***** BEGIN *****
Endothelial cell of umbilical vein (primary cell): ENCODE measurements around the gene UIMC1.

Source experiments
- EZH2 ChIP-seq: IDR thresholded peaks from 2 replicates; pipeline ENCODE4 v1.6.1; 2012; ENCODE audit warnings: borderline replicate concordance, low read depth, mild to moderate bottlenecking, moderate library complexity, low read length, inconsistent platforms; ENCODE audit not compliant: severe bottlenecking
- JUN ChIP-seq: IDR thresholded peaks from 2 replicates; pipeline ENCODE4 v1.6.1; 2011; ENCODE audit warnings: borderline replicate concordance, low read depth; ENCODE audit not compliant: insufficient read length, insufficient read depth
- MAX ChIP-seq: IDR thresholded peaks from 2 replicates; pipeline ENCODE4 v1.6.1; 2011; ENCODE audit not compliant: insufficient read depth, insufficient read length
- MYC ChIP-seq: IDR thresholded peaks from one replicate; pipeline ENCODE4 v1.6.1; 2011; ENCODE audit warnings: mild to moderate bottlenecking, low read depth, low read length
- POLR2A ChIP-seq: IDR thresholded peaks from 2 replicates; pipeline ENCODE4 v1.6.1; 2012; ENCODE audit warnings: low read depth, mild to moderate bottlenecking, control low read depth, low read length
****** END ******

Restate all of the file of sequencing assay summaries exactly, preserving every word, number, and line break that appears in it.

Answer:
Endothelial cell of umbilical vein (primary cell): ENCODE measurements around the gene UIMC1.

Source experiments
- EZH2 ChIP-seq: IDR thresholded peaks from 2 replicates; pipeline ENCODE4 v1.6.1; 2012; ENCODE audit warnings: borderline replicate concordance, low read depth, mild to moderate bottlenecking, moderate library complexity, low read length, inconsistent platforms; ENCODE audit not compliant: severe bottlenecking
- JUN ChIP-seq: IDR thresholded peaks from 2 replicates; pipeline ENCODE4 v1.6.1; 2011; ENCODE audit warnings: borderline replicate concordance, low read depth; ENCODE audit not compliant: insufficient read length, insufficient read depth
- MAX ChIP-seq: IDR thresholded peaks from 2 replicates; pipeline ENCODE4 v1.6.1; 2011; ENCODE audit not compliant: insufficient read depth, insufficient read length
- MYC ChIP-seq: IDR thresholded peaks from one replicate; pipeline ENCODE4 v1.6.1; 2011; ENCODE audit warnings: mild to moderate bottlenecking, low read depth, low read length
- POLR2A ChIP-seq: IDR thresholded peaks from 2 replicates; pipeline ENCODE4 v1.6.1; 2012; ENCODE audit warnings: low read depth, mild to moderate bottlenecking, control low read depth, low read length